momentum


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And meanwhile, the very next morning after the battle, the French army advanced of itself upon the Russians, carried forward by the force of its own momentum now seemingly increased in inverse proportion to the square of the distance from its aim.
The last bullet of all, making a double ricochet from two different trees and losing most of its momentum, struck Sheldon a sharp blow on the forehead and dropped at his feet.
Olaf's momentum carried him clear over the obstruction in a long, flying fall.
Even they essayed to make him "loop the loop"--rushing him down an inclined trough at so high speed of his legs, accelerated by the slash of whips on his hindquarters, that, with such initial momentum, had he put his heart and will into it, he could have successfully run up the inside of the loop, and across the inside of the top of it, back-downward, like a fly on the ceiling, and on and down and around and out of the loop.
By good luck I got both hands on his nose, and, though his momentum nearly shoved me under, I managed to keep him off.
Now she was spilling over the boundaries of her Empire--that was all, just spilling over into the adjacent territories with all the certainty and terrifying slow momentum of a glacier.
Joe's fist passed on through empty air, and so great was the momentum of the blow that it carried him around, in a half twirl, sideways.
There was momentum in the twentieth century, while there was practically none in ancient Rome.
Instead, Dave felt the other's body stiffen as with an iron restraint, and then he was flung aside, without effort but with such force that only the wall stopped his momentum and dropped him gasping to the floor.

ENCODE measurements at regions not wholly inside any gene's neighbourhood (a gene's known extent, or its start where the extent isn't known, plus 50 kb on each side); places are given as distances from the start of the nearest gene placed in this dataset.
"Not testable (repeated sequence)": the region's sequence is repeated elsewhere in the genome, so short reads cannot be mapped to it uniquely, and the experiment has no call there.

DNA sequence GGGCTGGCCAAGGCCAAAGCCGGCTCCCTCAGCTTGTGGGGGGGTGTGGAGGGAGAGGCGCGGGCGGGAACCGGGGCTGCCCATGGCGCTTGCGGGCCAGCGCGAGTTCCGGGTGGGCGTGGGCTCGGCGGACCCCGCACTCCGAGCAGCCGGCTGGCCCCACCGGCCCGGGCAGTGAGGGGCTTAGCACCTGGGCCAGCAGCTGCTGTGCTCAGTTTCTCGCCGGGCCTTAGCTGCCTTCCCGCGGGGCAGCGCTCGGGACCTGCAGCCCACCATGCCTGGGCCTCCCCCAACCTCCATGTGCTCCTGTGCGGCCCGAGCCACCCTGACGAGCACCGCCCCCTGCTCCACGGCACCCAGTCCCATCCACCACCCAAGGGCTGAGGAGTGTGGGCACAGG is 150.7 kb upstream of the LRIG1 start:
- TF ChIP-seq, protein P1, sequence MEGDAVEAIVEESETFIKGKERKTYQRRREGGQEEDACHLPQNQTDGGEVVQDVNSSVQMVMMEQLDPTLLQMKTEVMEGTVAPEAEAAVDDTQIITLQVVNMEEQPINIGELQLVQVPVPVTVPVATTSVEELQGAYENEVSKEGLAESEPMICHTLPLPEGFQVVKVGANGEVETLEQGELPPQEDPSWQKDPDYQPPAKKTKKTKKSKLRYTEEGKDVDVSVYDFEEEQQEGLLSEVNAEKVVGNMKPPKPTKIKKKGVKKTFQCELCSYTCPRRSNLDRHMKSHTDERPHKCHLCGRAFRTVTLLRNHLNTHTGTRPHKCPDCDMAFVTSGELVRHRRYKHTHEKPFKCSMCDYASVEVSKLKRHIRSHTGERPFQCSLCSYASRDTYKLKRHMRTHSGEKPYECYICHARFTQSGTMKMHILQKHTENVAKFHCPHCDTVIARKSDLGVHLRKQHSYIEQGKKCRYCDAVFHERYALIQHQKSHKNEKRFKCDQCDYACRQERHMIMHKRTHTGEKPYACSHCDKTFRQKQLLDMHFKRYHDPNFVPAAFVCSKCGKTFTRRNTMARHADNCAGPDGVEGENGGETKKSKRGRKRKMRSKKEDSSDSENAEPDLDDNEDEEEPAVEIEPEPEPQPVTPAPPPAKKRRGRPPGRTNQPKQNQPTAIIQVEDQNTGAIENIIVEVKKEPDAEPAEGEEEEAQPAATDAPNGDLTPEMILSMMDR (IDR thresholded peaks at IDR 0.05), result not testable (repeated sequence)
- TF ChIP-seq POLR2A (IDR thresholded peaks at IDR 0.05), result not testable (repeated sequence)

Two methods are used; one is to plac a carcass on a level piece of ground within an enclosure o sticks with an opening, and when the condors are gorged to gallop up on horseback to the entrance, and thus enclos them: for when this bird has not space to run, it canno give its body sufficient momentum to rise from the ground The second method is to mark the trees in which, frequentl to the number of five or six together, they roost, and the at night to climb up and noose them.
For the first one hundred or one hundred and fifty years, it seems, the two languages remained for the most part pretty clearly distinct, but in the thirteenth and fourteenth centuries English, abandoning its first aloofness, rapidly took into itself a large part of the French (originally Latin) vocabulary; and under the influence of the French it carried much farther the process of dropping its own comparatively complicated grammatical inflections--a process which had already gained much momentum even before the Conquest.
The impetuosity of this act and the weight and momentum of his body carried the bull backward, clutching and clawing for support, down through the leafy branches of the tree.